Home > background > A lot can happen in 20 years – Part 8

A lot can happen in 20 years – Part 8

30 January 2009

This follows on from Part 7.

As mentioned in Part 1, I realised that it’s exactly 20 years since I entered the full-time workforce, and a lot can happen in that time, so thought I’d share my road to reason. This is the final part.

While I can understand how religion appeals to those seeking absolute certainty, there is no proof of any given religion’s validity beyond its own self-referential written text and its adherents. And there are countless religions with their own texts and followers, each claiming to be the truth, and many of them damn non-followers to their own version of hell as punishment for not making a choice in their favour. So a failure to choose correctly, when there is so much confusion and noise all around, religiously speaking, will result in an eternity of torture and brutality. And you call that a caring, just god? I don’t think so.

A book that has “This is the truth” written in it doesn’t make it true. Billions of people claiming that a book is true doesn’t make it true. Even if we might want them to be true.

That’s not to say that all religions are definitely false and that there are definitely no gods — that would be both hubris and an unsubstantiatable belief — but rather there is no irrefutable evidence in favour of them. Welcome to uncertainty: mind your step…

In case someone wishes to raise the question of whether I can afford to take the risk where eternal damnation is the cost, I would simply point to Bertrand Russell’s famous teapot. Just because something can be imagined and the concept of an after-life (with eternal punishment) can also be conceived for it, it doesn’t mean that it exists or that is should be followed. Otherwise, where would it end? Roman pantheism – haven’t we already tried that…?

As I see it, there is no proof or evidence of a god that doesn’t include something like:

These are all logical fallacies that prove nothing. Not a sausage. Nada. Zip.

It is for these reasons, founded in actual experience and investigation, that I confidently and unequivocally declare… that nothing is certain. (Anticlimax?) After all, it’s the only truly neutral judgement. All the odds (and evidence so far) are that we created all these gods in our own image and they are mere fantasy or perhaps projections of our own desires, hopes, prejudices, greed, or possibly a coping mechanism for the fears we had when cowering in the caves while thunderstorms raged outside or volcanoes erupted. But perhaps not. To state otherwise would be belief, and that’s a voluntary shackle I’ve chosen to undo.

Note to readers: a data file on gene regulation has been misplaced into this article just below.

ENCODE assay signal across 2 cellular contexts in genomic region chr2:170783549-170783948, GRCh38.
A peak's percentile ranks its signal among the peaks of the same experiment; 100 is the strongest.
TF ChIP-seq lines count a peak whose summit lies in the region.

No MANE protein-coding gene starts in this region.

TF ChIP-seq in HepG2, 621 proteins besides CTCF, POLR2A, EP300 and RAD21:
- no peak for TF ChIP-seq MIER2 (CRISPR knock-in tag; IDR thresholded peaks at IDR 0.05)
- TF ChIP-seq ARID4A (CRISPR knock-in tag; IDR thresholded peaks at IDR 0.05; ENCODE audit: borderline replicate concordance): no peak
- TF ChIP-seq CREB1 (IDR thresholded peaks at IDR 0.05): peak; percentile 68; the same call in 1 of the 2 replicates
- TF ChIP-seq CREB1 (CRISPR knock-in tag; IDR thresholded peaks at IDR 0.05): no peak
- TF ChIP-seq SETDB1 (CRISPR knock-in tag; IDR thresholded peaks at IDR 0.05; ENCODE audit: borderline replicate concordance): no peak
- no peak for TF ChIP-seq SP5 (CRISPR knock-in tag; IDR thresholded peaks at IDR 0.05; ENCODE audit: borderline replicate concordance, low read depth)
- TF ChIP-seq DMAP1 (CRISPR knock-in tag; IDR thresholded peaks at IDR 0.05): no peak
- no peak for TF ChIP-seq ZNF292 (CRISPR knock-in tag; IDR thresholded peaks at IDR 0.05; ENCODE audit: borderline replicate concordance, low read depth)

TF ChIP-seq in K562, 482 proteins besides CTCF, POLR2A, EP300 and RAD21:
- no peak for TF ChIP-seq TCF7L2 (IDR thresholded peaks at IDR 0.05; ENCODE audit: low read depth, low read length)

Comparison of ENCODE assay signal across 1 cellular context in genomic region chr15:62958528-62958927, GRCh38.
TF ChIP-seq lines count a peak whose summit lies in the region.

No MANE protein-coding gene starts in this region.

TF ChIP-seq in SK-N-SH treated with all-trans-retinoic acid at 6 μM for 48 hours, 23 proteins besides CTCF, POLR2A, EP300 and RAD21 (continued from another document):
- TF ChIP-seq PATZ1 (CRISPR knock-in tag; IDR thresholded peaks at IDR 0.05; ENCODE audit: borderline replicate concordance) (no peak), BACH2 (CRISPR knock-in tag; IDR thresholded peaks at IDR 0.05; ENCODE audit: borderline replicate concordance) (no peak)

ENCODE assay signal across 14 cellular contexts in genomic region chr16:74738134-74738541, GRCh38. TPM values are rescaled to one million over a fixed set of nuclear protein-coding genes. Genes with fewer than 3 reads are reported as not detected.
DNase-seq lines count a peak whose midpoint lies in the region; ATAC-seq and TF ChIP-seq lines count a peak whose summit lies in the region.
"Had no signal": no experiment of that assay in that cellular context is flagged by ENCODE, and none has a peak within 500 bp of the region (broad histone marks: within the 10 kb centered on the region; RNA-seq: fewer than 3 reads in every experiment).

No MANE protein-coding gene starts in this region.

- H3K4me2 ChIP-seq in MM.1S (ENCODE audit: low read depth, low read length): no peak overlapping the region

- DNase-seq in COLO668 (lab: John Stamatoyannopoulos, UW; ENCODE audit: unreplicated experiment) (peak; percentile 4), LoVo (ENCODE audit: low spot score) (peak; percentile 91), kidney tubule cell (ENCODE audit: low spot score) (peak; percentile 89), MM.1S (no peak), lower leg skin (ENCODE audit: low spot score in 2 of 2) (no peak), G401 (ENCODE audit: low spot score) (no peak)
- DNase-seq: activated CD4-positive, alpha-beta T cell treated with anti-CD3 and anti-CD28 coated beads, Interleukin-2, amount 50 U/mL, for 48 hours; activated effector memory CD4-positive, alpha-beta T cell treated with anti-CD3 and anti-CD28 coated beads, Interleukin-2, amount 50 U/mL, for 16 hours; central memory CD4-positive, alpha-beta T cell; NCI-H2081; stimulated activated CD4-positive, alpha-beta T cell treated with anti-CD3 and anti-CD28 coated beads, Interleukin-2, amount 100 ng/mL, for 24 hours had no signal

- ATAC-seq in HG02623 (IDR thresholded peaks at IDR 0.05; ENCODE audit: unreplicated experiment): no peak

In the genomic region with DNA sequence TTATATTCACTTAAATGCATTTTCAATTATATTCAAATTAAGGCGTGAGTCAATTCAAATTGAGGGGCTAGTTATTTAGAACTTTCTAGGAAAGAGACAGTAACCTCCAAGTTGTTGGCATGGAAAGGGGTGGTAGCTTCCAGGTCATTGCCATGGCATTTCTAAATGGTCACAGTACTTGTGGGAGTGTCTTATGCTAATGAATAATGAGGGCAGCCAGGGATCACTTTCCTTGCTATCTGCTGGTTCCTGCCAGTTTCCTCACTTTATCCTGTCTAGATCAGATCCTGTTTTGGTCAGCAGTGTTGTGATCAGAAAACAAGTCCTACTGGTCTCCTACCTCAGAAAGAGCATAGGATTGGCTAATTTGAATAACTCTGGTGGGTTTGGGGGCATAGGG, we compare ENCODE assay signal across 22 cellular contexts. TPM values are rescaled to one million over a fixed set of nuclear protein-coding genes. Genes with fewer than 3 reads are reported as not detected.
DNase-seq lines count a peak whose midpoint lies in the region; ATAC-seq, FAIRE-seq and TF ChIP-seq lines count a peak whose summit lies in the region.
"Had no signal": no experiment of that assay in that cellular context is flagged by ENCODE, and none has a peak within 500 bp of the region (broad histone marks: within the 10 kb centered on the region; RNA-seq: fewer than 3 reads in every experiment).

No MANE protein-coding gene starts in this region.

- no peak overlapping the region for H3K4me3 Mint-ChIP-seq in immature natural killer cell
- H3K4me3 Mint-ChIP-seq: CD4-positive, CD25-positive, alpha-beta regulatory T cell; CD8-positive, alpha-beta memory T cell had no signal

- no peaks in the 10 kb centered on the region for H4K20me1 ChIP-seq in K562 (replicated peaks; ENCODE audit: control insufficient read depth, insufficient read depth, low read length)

It brings me to the definition of atheist (with a little ‘a’) from my first post. As I see it, the only neutral position is one that mirrors that point in our lives before our family, friends or teachers impressed (cynics might say infected) the unseen and unempirical upon us. So a-theism means the absence of theism (supernatural belief). Simpler days indeed.

For many atheists like myself, however, it is not enough simply to eschew supernatural thoughts and superstitions, but also the millennia of religiously-inspired rules, laws, beliefs, restrictions and horrors forced upon mankind for no other reason than they appear in one or another translations of that nation’s or continent’s holy book, and they kept its leaders in the lap of luxury. It’s very easy to point to things such as schools, hospitals and charities run in the name of a god, but it’s more distasteful pointing to the slavery, torture, rape, genital mutilation, oppression (race, class and gender), genocide, conquests, and wars that are all happening this very day in the name of any given god and his book. It’s deplorable and shameful.

So a step beyond simply divorcing oneself from such… taint is to look at ways of living that do not involve Stone Age edicts meant to keep superstitious nomadic desert tribes alive in this scientific, largely urban, modern world.

Enter Secular Humanism, a non-theistic system or philosophy of looking at and living in the world with reason, ethics and morality foremost, and without the irrelevant encumbrances of religious or supernatural thoughts or beliefs. It’s about being good and striving for goodness, justness, and morality for its own sake and for your fellow human, not because your fear hellfire or damnation. (Would you really do awful things if you weren’t afraid of a god or eternal punishment? What kind of person does that make you?) And it’s beautifully liberating — you can be a good person and knowing you’re doing it because you can and want to, not because it’ll go into some imaginary ledger for use against you in some Miltonian judgement.

There is enough beauty and majesty, cruelty and suffering in the world. Why do we insist on wishing for more of the former by creating more of the latter?

Instead, perhaps we should marvel in what we have with those we love for whatever time we may have.

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